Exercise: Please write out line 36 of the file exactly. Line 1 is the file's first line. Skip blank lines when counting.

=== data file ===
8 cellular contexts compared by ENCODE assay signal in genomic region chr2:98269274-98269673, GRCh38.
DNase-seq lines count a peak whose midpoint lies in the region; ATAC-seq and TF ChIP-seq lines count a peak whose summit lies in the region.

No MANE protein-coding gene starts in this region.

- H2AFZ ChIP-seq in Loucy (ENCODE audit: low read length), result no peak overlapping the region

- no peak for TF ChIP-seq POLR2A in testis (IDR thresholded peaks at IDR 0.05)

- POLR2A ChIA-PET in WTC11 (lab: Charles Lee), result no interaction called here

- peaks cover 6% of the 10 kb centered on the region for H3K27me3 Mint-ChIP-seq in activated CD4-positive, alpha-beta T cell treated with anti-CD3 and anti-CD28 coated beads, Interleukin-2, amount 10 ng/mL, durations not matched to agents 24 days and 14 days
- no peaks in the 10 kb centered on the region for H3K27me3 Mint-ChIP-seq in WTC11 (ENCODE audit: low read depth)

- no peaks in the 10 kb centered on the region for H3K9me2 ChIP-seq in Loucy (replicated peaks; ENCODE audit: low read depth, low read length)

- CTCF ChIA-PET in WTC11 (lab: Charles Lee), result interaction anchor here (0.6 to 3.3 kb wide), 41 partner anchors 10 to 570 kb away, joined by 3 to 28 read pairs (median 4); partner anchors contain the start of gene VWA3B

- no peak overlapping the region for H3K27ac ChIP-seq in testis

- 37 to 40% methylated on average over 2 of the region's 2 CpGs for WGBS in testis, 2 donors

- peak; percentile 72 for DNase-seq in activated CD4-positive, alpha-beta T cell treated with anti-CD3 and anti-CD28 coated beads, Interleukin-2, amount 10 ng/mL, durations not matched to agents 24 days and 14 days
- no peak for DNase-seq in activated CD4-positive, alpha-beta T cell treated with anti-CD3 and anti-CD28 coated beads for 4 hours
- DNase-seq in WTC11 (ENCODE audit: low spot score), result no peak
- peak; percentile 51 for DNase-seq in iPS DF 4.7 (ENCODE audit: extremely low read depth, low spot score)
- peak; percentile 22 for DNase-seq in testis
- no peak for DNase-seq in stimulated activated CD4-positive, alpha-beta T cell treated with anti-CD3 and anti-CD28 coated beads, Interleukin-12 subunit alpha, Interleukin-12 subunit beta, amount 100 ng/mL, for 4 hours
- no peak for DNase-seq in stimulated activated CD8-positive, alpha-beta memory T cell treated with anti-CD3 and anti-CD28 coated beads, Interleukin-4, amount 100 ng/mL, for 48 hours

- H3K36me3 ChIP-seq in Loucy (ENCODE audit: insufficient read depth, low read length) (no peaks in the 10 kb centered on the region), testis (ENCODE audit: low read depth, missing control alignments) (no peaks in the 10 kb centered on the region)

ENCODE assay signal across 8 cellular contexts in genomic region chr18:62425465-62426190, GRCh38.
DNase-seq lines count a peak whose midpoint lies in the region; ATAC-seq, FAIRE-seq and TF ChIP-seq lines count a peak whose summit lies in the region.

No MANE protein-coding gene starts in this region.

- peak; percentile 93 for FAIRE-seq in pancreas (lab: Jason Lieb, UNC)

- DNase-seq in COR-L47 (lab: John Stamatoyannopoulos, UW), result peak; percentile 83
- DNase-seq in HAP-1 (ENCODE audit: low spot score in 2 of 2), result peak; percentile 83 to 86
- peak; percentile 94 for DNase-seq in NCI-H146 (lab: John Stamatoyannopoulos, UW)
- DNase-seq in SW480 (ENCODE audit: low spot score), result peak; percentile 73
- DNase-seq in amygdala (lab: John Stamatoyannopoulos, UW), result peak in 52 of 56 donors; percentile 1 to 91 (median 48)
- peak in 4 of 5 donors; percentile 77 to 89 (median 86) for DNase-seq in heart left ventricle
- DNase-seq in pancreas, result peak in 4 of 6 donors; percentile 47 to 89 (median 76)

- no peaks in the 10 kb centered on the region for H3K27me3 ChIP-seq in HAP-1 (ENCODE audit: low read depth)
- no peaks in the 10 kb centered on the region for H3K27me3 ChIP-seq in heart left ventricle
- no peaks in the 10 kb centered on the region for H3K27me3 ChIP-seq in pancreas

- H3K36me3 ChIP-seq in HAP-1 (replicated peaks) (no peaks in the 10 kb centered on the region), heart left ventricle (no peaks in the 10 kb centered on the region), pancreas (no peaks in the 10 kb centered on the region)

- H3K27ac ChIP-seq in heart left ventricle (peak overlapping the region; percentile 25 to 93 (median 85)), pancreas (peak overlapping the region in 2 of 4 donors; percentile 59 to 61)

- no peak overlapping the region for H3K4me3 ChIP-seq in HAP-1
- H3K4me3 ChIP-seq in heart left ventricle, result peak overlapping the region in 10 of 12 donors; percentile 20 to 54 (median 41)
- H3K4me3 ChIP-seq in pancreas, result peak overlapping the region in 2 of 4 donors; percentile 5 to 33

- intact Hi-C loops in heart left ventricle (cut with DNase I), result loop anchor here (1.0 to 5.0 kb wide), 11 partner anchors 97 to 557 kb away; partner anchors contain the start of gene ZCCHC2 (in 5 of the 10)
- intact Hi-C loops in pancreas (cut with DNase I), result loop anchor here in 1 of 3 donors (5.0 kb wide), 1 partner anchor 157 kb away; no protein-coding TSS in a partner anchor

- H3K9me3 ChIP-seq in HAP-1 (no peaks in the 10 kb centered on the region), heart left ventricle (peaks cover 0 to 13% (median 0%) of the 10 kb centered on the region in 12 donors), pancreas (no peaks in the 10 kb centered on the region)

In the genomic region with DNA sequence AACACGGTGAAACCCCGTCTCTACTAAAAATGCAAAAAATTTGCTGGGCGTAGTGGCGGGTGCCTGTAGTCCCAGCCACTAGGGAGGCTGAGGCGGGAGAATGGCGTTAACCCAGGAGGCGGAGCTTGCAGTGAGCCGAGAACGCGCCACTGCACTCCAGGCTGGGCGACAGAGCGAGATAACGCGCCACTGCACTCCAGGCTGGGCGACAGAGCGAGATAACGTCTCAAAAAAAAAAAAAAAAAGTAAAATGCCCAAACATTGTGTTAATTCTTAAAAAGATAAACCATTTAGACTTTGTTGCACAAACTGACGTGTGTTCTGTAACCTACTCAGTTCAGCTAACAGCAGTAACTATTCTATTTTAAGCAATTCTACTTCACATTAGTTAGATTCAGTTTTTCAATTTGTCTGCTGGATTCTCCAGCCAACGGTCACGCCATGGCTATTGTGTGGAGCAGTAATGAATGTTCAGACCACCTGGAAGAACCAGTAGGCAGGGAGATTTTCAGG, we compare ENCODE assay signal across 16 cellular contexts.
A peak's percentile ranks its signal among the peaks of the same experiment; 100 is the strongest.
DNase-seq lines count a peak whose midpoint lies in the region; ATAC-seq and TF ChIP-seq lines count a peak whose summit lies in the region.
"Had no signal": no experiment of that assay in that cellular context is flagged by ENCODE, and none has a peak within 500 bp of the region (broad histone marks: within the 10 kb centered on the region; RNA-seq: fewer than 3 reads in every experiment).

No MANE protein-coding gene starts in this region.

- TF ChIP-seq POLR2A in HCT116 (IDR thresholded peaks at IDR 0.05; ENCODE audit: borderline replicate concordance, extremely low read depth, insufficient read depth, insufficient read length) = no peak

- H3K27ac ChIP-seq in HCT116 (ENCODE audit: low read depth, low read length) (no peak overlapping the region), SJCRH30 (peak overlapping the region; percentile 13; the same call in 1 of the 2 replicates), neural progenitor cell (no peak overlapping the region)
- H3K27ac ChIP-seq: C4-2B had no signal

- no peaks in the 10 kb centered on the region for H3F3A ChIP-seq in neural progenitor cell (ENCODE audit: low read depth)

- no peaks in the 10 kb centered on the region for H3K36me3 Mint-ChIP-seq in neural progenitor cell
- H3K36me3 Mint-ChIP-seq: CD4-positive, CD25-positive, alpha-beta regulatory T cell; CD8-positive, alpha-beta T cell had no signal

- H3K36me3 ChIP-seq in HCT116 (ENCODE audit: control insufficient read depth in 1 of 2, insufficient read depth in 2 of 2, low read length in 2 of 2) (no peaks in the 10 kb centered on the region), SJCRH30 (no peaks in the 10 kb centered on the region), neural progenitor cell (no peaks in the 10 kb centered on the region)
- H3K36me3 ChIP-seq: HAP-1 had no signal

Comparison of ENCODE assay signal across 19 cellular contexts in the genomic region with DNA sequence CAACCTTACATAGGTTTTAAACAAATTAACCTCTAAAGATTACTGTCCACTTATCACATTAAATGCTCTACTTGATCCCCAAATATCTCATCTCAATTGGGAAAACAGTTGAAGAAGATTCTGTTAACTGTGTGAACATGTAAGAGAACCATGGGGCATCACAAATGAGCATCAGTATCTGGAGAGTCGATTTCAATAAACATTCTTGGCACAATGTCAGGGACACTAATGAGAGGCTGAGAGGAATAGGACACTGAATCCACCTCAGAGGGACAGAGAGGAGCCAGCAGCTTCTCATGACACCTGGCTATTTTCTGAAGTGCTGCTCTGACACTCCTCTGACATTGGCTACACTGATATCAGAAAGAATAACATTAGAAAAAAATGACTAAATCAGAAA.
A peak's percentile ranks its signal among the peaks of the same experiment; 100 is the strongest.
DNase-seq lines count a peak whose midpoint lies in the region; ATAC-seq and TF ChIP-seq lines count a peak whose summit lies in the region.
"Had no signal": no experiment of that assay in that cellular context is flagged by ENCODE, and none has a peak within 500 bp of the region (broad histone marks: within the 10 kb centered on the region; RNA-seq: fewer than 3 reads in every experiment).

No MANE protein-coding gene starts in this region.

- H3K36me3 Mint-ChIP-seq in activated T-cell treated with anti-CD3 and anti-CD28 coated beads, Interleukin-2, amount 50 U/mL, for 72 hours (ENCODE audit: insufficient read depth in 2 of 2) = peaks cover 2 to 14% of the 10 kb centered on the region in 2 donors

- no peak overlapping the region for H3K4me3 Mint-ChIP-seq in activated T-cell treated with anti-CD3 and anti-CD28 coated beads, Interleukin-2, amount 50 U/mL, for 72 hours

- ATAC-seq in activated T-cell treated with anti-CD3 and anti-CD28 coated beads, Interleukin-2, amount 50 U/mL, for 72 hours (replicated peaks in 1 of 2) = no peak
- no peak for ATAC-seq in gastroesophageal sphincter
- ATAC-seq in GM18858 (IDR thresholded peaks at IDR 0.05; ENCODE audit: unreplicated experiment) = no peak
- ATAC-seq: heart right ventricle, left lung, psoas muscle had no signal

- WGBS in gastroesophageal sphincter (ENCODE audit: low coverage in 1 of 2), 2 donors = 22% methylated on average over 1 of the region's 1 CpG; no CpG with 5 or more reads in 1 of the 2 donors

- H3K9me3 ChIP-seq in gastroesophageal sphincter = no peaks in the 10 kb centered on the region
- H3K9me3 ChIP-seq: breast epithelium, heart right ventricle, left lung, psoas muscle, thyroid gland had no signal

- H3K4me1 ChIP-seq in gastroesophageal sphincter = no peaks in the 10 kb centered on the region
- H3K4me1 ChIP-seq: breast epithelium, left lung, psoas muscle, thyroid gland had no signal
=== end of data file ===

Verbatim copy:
- H3K27ac ChIP-seq in heart left ventricle (peak overlapping the region; percentile 25 to 93 (median 85)), pancreas (peak overlapping the region in 2 of 4 donors; percentile 59 to 61)